A statewide commitment to preserve open space has now been rebuffed in just about every way possible.
SALT LAKE CITY − A statewide commitment to preserve open space has now been rebuffed in just about every way possible.
Two different bills designed to address the issue have died in the Legislature during the past half-dozen years; lawmakers have failed to allocate dollars to the LeRay McAllister Open Space Fund at levels originally envisioned; and finally, last week, Utah voters rejected a ballot initiative that would have created a $150 million bond for the purchase of watersheds, wildlife habitats and farm and ranch land.
The Initiative 1 campaign staged by Utahns for Clean Water, Clean Air and Quality Growth was extraordinarily well-financed -- collecting more than $1 million in campaign contributions -- and had the support of a wide range of political, environmental, hunting and fishing, and agriculture interests. Yet, state residents made it clear, by a 10-point margin, that they had no interest in taking on a sales tax increase (about $14 a year per family) to finance the bond.
So now what? Do open space proponents take the issue to the local level, where so many initiative opponents believe it belongs? Do they try to jump-start, perhaps with the help of Gov.-elect Jon Huntsman Jr., efforts to revive the McAllister Fund? Do they give up and go home?
"It's probably too early to tell," says Rep. Ralph Becker, D-Salt Lake City, the Legislature's most visible open space proponent. "But I think that there are a couple of things that came out of this process that people need to recognize.
"First, though the results were disappointing, there is a tremendous amount of support for open space. Over 45 percent of the people in the state supported the initiative. Even our opponents acknowledged that.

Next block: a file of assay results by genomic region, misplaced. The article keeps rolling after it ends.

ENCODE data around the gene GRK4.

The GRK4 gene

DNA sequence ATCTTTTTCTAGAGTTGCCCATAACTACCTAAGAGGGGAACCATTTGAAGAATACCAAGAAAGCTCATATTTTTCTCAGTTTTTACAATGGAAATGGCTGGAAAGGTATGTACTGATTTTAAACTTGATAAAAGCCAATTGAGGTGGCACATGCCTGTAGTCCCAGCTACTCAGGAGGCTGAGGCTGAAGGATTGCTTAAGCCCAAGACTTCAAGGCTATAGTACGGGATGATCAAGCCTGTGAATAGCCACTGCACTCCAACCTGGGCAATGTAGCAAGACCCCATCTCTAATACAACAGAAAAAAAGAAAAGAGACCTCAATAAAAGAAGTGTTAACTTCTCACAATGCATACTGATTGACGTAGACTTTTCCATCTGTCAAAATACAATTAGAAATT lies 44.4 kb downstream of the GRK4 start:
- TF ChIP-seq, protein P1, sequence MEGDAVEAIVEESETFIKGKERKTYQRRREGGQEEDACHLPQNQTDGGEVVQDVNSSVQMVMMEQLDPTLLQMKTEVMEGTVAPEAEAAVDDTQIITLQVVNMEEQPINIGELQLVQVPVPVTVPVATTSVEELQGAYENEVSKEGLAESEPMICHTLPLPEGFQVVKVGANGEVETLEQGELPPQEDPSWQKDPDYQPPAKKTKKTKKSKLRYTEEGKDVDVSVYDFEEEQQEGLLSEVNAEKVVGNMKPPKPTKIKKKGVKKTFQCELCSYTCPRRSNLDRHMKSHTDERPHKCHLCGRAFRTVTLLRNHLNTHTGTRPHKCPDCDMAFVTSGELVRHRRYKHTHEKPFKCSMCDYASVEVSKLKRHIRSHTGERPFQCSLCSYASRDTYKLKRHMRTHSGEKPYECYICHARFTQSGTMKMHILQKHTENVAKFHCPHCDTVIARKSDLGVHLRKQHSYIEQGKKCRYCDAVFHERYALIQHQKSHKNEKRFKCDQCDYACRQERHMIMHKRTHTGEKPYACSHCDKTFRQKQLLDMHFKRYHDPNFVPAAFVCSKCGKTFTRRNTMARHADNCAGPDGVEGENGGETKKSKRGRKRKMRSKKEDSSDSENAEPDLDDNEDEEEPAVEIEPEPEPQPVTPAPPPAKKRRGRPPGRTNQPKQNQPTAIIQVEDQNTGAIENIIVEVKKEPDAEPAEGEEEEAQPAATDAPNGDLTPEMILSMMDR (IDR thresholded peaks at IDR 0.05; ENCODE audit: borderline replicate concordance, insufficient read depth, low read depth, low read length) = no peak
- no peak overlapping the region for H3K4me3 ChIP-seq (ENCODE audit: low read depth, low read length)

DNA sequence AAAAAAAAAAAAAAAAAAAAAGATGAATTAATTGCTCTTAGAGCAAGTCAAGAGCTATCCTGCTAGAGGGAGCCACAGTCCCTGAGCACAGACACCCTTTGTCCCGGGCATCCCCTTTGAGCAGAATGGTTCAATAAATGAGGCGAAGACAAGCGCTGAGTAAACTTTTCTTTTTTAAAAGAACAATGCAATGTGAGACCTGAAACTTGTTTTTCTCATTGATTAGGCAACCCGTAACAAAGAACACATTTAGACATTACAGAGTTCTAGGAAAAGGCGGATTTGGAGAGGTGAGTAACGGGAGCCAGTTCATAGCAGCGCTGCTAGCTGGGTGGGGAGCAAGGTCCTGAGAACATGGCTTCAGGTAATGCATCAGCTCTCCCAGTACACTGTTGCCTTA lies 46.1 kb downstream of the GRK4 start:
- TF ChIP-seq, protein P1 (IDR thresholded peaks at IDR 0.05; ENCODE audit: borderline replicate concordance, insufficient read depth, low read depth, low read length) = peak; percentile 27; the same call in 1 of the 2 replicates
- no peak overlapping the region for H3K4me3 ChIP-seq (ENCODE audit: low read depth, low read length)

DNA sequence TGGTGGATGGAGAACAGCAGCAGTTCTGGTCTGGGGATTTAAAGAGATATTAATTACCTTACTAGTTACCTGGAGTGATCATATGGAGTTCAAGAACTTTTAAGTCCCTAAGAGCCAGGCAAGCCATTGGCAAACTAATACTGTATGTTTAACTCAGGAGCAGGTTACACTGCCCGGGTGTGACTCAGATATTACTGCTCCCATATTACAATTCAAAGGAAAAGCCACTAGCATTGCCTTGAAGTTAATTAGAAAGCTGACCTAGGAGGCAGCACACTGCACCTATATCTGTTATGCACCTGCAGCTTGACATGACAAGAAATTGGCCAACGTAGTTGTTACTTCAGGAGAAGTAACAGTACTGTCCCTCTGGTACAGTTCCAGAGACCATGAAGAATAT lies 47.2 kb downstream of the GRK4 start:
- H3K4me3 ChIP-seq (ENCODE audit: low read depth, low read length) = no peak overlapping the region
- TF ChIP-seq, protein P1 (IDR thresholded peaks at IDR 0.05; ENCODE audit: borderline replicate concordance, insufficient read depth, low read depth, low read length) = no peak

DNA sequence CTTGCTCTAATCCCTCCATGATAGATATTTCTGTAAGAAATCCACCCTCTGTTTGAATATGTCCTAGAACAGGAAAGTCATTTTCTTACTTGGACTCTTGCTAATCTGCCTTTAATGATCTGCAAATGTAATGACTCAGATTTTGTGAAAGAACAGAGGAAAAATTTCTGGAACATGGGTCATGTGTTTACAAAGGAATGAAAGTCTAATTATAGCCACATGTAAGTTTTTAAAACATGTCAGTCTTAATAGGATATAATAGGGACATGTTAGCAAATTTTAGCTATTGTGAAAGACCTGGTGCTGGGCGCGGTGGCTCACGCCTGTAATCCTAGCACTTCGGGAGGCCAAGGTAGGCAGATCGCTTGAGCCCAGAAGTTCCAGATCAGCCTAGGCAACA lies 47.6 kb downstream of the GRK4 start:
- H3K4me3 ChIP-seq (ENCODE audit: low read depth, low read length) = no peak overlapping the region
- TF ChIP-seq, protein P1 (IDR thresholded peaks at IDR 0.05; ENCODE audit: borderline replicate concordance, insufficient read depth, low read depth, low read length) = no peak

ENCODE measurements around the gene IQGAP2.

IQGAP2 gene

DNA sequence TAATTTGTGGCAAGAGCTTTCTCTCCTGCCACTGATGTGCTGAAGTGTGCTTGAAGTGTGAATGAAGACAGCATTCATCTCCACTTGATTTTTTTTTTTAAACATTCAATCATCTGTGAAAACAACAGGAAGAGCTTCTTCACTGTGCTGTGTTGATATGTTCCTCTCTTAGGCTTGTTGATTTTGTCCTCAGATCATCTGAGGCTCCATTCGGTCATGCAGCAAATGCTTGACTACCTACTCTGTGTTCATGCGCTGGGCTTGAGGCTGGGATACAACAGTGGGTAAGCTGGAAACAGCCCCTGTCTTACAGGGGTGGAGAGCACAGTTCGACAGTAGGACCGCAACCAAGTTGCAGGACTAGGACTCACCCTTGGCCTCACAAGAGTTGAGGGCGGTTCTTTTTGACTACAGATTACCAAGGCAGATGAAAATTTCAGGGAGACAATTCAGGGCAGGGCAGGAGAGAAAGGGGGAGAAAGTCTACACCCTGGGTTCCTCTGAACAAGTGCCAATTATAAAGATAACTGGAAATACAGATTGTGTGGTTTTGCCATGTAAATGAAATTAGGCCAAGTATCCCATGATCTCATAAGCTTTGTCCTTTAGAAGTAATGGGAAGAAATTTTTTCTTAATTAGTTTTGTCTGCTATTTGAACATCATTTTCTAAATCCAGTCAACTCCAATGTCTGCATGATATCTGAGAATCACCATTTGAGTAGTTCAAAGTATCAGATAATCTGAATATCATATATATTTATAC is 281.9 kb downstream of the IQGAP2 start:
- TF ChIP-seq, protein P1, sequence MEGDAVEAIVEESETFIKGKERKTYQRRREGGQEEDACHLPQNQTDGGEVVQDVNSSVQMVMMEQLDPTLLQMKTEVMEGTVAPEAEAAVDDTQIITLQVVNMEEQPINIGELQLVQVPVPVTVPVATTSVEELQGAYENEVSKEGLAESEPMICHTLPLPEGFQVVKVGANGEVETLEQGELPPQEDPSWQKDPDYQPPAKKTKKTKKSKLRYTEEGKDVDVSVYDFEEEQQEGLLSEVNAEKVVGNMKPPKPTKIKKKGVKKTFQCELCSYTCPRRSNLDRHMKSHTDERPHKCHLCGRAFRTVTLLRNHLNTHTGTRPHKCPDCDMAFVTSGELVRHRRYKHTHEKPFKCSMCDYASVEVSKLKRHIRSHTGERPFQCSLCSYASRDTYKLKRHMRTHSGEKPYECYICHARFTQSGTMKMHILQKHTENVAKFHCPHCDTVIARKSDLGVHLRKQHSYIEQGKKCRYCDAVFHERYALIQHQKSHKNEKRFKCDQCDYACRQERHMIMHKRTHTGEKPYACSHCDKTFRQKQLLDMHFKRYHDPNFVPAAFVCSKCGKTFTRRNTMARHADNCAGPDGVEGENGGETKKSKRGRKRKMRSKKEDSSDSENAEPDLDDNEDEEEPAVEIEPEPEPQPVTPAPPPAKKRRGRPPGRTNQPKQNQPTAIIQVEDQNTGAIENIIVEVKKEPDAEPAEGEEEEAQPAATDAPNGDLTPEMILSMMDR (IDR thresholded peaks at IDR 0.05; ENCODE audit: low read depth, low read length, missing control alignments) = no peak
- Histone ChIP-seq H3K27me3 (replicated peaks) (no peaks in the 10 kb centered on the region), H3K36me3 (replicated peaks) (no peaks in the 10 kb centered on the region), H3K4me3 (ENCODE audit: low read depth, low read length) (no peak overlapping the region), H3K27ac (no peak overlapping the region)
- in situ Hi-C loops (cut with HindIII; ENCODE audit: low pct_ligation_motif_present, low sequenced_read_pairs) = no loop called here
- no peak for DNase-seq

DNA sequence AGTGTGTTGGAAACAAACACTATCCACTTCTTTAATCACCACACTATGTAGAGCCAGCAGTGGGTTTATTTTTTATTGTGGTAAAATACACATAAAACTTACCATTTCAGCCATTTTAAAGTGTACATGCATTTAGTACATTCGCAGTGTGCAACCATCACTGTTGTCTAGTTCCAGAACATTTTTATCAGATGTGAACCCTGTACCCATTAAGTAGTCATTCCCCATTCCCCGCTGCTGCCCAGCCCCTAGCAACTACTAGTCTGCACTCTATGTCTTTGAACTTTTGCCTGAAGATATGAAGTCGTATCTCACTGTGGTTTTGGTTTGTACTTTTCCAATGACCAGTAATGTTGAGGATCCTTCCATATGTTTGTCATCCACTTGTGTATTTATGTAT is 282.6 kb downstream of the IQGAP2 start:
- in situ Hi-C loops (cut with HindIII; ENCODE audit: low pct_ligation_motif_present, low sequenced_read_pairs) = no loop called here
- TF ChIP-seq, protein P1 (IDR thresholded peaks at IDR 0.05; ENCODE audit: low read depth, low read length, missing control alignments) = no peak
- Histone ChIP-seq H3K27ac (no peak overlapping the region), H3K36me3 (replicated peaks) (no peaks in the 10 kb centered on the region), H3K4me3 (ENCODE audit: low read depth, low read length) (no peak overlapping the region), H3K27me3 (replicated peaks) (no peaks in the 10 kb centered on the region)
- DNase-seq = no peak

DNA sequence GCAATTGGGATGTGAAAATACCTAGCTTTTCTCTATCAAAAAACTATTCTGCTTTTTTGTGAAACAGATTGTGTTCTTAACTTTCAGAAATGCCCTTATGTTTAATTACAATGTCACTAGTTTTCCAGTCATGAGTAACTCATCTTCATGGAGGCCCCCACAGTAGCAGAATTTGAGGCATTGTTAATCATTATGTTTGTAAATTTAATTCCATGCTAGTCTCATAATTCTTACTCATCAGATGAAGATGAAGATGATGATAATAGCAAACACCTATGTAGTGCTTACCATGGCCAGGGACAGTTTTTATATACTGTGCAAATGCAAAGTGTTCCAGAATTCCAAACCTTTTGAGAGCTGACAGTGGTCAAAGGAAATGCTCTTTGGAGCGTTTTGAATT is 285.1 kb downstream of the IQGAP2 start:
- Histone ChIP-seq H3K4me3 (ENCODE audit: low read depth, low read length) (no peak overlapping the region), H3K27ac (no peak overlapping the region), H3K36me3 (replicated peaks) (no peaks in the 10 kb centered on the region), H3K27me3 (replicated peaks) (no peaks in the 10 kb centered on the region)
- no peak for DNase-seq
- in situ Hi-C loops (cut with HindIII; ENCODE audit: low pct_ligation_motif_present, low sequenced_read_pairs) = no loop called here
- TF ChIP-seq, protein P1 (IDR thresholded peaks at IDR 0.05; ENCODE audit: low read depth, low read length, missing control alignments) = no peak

"The initiative opponents also made it pretty clear that they weren't attacking open space per se, but rather, the funding mechanism. So I hope that will send a message to those of us in elected office."
The first, most obvious move may come in January, when new efforts could be made to replenish the McAllister Fund, which was given an initial seeding in 1999 of nearly $4 million and originally expected to grow beyond that, in part from monies collected from energy efficiency savings in state buildings. But it never happened.
Today, after a series of budget cuts, only about $800,000 sits in the McAllister Fund, which was created to help make open space purchases by providing matches for various private and federal grants. That figure is up from the past couple of years, but still well below the level originally planned.
"If we'd followed through, there'd be several million dollars in there today," says Becker. "It's that lack of legislative follow-through that has created so much frustration among those who view watershed and wildlife habitat protection and farmland protection as being important."
In that sense, open space supporters hope to get a boost from Huntsman, who supported Initiative 1 and is a former chairman of Envision Utah, the state's growth-planning partner. But the governor-elect is noncommittal for now.